More and more people are expected to live near or into their 100’s. Thus, today 50 is the new midlife. Rather than approaching this midlife with the duties of family and work, baby boomers are seeing the second half of their life as they want and desire. And, what many of them see today is not the same as what their parents and grandparents know as retirement.
Many 50-somethings are starting a business. Perhaps they are tired of their job or they’ve been laid off. Many of these 50-somethings’ businesses are an amalgamation of their talents and passions – a way to meet their goals where a salaried position could never do. Some folks work full-time; others work part-time. Some of them have chosen to stick within their existing career niche; others have branched out into a whole new sector.
Many of the obstacles these 50+ year-olds face is beginning a new business is not that much different than younger-than-50s face when they strike out on their own. For many folks, 50-somethings have a considerable advantage. After all, they have experience with communication and credibility with their customers and clients.
Many people experience ageism on the job. But, with 50-somethings striking out on their own, it’s certainly a difference. According to the U.S. Small Business Administration, there are more and more older folks becoming start-up entrepreneurs.
Case Study: A Look At Jack’s Second Inning
Jack C. had worked 30-years in the journalism field. During his tenure in the business, he went from writing articles to working alongside the administrators. His job as a journalist was no longer gratifying due to the political and bureaucratic aggravations that came with being a consumer magazine editor.
Jack contemplated his life for the future. Did he really want to retire as a journalist? Did he want to continue working until as one he passed on? He thought about himself living beyond 90 years old and thinking what he could do in his life that didn’t involve the communications field.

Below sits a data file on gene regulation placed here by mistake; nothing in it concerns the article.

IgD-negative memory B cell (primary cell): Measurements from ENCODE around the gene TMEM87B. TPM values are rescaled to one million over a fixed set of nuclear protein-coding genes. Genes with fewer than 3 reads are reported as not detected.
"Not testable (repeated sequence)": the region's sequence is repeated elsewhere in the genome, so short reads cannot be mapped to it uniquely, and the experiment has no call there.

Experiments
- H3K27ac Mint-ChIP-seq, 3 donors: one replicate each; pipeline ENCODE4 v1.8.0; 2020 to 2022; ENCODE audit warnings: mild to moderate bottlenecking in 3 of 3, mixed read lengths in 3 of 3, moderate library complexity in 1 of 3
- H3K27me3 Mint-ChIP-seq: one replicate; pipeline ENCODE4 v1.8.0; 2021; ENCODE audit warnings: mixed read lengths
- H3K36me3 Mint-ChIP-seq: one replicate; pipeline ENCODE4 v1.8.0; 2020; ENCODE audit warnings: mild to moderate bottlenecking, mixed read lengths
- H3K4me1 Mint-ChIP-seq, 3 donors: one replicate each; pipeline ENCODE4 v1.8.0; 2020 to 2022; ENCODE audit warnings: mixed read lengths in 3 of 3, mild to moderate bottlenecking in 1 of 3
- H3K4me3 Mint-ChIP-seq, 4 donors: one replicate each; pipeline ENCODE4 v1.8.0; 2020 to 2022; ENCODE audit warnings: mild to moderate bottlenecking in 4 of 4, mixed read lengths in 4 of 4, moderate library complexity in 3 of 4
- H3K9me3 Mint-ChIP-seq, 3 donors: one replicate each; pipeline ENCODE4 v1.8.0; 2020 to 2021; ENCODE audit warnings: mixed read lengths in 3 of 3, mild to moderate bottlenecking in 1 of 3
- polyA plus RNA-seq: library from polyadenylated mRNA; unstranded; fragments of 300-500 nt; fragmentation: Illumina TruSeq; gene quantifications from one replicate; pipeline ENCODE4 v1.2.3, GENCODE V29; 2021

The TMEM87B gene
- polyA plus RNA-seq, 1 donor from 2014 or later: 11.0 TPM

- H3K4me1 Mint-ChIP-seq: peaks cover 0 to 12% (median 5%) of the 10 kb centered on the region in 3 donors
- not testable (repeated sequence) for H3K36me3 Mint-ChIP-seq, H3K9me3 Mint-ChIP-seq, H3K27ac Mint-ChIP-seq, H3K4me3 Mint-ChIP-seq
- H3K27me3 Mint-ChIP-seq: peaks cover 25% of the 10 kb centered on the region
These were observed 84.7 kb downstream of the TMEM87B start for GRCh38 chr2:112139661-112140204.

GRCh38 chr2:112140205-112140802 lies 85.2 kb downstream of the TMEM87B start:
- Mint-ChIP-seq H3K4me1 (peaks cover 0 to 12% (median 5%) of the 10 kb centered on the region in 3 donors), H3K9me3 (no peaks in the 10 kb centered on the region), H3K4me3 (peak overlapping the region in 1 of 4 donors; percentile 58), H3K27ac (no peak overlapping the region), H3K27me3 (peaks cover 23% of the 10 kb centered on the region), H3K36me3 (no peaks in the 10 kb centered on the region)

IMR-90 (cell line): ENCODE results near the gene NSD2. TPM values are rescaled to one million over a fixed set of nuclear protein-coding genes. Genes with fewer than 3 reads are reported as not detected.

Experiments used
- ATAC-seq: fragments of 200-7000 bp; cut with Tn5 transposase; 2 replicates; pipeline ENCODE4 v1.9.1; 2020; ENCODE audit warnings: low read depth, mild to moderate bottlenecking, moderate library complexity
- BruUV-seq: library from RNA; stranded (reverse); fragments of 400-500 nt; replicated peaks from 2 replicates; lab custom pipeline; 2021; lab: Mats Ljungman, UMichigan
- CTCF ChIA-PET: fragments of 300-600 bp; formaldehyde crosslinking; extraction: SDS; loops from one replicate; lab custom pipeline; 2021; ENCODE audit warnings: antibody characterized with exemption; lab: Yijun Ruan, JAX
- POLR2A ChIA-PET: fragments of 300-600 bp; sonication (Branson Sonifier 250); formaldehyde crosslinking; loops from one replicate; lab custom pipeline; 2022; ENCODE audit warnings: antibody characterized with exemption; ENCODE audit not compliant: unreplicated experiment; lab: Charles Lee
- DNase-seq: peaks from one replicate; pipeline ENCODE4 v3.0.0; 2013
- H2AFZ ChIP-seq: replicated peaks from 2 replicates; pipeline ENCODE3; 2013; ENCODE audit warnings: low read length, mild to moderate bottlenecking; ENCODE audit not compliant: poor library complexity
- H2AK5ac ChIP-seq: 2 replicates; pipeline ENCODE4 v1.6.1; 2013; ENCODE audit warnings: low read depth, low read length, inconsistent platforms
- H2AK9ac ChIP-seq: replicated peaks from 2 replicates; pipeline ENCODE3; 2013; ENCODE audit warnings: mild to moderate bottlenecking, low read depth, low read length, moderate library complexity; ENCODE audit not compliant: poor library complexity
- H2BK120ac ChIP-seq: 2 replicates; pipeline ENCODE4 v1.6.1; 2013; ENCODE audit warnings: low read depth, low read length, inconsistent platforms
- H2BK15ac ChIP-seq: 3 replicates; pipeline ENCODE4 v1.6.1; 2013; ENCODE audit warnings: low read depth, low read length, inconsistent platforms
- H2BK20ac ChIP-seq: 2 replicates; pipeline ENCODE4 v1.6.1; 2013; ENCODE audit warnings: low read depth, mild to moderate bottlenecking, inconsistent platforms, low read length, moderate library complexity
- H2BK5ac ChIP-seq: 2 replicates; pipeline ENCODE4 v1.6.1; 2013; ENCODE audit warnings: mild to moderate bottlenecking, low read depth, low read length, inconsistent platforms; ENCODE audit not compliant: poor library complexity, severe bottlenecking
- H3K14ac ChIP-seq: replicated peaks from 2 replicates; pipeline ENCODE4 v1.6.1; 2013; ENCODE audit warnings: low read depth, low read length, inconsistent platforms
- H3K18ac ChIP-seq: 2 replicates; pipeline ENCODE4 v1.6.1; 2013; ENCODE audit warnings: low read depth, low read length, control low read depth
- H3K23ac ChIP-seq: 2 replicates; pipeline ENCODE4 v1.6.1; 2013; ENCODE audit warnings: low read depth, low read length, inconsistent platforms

He thought back and realized he could turn his love of pottery (that developed when he was in his 40s) and make it a career. When given the opportunity to retire early at 63, he did not hesitate. This was his big moment to shine!
The biggest challenge he faced was narrowing ways down to market the work he was doing. What he eventually found to work for him was holding studio sales a few times a year. Together with his wife, Jack bought a 20-acre home in the state of Virginia and turned the four-stall barn into living quarters and studio workshop.
After three years of hard work – with studio sales, annual craft shows and multiple galleries showcasing his work, his website and some awesome publicity – Jack’s business is thriving.
And, the best part of all of this “hard work” is that Jack is doing something he loves and can see himself doing for the remainder of his life. He thinks there is no reason he cannot have another 30-year career but this time doing something he really loves.
Jack isn’t the only 50+ feeling this way. More and more folks are going down the same road. So, if you’re getting at that halfway point of life, just remember this: being 50 doesn’t have to be the end. Rather, it can be a new beginning. This is your time to shine!
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